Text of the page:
A call for peaceful protesting

Samantha Woolford, Contributing Writer

The word peaceful is defined as, “free from disturbance; tranquil; not involving war or violence.” Under the Constitution of the United States, Americans have every right to a peaceful protest (key word: peaceful).  It is no surprise that some people are upset – their candidate did not win, and they disagree vehemently with President Trump’s policies and decisions. People are protesting, some more peacefully than others.

However, violence has occurred at several recent protests. When a situation turns violent, then the person inciting violence is no longer protected by the First Amendment right of peaceful assembly – they have officially crossed a line towards felonies and misdemeanors. The bottom line: you can’t be violent and not expect consequences.

Shia LaBeouf was arrested for assault at an anti-Trump protest. He and another man, a Trump supporter, got into a verbal disagreement, which somehow ended with LaBeouf acting out violently towards the man. A limo was set on fire, and the driver, a Muslim immigrant, was both injured and emotionally shaken up from the attack he experienced. In addition to these instances, businesses have experienced forced entry and policemen have been harassed.

What did these innocent individuals do to deserve these assailments? Why do protesters go after businesses, limo drivers, or anyone else but the subject of their protest? There is nothing logical behind these actions, and maybe people are so angry and upset that they cannot rationalize what they are doing. At a time when unity is most important in America, these horrendous acts of aggression do nothing more than instigate a huge divide.

Martin Luther King Jr., a man who protested unjust laws and who actually made a significant difference in the United States, said, “Nonviolence means avoiding not only external physical violence but also internal violence of spirit. You not only refuse to shoot a man, but you refuse to hate him.” Many people protesting talk about how President Trump is a racist, a sexist, and his actions warrant disgust.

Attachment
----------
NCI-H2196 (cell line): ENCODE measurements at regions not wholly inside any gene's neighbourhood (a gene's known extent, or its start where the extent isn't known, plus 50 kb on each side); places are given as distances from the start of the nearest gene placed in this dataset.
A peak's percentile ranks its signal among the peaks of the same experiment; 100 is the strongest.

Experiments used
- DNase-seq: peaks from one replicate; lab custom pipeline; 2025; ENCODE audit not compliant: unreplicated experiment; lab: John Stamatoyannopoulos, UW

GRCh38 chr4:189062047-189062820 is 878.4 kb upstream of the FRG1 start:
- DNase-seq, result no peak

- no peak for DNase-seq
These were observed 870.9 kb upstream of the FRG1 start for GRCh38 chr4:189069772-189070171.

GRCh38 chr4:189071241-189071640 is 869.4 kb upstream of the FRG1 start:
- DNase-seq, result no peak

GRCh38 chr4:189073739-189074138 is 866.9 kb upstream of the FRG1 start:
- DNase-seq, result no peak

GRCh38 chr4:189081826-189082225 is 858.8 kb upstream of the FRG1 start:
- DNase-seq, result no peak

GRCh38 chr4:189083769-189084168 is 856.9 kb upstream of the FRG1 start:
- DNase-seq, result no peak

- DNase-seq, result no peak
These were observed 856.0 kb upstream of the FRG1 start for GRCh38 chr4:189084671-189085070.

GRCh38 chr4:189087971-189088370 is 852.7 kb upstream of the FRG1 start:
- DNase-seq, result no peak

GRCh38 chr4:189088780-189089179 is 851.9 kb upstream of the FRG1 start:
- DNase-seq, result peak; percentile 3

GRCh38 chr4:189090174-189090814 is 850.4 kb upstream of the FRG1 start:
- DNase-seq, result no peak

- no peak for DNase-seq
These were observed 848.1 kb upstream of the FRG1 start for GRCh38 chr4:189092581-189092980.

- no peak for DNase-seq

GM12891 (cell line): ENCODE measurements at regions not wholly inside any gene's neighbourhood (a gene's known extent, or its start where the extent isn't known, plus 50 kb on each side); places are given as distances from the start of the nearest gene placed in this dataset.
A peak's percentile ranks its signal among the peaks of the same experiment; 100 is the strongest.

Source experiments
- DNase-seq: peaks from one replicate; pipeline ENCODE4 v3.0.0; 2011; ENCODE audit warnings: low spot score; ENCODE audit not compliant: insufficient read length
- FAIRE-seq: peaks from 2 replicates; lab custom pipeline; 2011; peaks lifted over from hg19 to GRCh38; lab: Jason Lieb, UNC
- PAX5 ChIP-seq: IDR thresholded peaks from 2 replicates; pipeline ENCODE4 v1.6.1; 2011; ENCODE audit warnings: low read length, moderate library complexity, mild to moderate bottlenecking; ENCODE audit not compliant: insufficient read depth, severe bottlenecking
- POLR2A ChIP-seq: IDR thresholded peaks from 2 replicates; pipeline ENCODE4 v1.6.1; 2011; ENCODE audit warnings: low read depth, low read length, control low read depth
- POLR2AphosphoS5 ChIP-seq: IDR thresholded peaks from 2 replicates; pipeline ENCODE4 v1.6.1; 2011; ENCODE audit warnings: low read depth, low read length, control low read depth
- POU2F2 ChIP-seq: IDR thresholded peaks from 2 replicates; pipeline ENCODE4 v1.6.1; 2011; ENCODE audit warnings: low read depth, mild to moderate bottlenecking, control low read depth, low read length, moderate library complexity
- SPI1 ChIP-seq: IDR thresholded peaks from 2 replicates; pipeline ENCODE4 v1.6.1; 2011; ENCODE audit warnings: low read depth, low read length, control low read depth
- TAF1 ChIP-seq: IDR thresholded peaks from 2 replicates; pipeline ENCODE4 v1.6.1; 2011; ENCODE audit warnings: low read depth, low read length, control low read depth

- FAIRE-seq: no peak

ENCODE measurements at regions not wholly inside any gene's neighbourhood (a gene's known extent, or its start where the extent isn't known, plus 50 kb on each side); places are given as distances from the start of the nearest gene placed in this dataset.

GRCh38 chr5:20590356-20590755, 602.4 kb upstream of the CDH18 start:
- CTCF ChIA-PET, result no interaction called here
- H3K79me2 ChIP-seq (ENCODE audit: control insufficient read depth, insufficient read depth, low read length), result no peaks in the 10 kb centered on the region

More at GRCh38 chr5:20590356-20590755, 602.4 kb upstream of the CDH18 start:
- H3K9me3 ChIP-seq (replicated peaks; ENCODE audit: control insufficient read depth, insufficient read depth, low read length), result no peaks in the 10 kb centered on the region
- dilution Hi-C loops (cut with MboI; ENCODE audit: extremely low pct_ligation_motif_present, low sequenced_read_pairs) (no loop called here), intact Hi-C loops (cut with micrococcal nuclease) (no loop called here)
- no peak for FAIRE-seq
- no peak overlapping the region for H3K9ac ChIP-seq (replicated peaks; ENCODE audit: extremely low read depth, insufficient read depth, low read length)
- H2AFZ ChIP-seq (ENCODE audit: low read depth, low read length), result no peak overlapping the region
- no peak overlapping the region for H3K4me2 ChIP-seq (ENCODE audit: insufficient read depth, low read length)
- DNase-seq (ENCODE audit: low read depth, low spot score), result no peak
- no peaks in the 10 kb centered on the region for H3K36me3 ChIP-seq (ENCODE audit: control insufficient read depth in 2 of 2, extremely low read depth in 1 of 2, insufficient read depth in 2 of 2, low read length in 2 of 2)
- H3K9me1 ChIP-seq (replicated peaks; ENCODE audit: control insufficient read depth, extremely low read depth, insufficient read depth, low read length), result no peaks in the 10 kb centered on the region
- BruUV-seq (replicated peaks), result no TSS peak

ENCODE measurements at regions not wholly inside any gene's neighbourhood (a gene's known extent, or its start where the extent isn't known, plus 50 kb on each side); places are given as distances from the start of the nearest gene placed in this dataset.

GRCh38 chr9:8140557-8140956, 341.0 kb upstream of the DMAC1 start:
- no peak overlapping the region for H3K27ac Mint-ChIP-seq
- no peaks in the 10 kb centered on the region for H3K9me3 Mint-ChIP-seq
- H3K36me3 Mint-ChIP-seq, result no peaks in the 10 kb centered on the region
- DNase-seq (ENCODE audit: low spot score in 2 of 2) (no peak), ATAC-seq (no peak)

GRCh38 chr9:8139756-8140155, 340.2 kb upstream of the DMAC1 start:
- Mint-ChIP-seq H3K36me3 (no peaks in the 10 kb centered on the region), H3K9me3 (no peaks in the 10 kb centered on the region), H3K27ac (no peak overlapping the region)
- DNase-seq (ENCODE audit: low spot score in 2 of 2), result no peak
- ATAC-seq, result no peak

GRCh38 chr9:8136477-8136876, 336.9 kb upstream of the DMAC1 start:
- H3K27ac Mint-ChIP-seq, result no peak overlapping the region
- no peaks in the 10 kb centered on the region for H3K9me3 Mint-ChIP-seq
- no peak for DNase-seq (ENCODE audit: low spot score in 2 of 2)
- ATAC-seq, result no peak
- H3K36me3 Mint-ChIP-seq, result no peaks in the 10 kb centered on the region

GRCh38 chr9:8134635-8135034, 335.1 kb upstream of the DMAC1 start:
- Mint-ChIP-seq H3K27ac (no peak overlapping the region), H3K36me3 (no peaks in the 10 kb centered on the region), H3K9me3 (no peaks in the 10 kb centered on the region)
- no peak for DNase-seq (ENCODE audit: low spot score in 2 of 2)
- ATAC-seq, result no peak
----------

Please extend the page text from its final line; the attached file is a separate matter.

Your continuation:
Yet, their own actions are driven by hatred. They want to make a difference and be heard, and that is such a noble thing, yet it is the peaceful protesters who are going to make a difference. When a child comes to you and talks about what is bothering him,  you are more driven to listen to him and try to understand his problem, than if he threw a tantrum. So, think of protesting in this context. Think of all the situations in which talking things out peacefully has worked: isn’t that the best way to avoid violence? Americans are waging an ideological war, and it is completely unnecessary. This is a time to be unified.

The best way a group of people can make their voices heard is to peacefully protest and speak with their respective representatives. It is important to speak up when you believe in something – it is the freedom granted to the people by the First Amendment that allows this very article to be published, even if people might disagree. The take-home message is simple: if you want to protest, please do it in a peaceful manner.

Peaceful protests sparked the end of segregation and the right of women to vote. Exercise your rights, but remember what you are trying to change. Remember that businesses did not wrong you, that limousines driven by immigrants did not harm you, and maybe you hate Trump supporters, but remember not to harm them or anyone else. Your rights only extend to peaceful protesting.

Editor’s note: The print version of this article did not include the fact that the driver of the limo that was set on fire was a Muslim immigrant.

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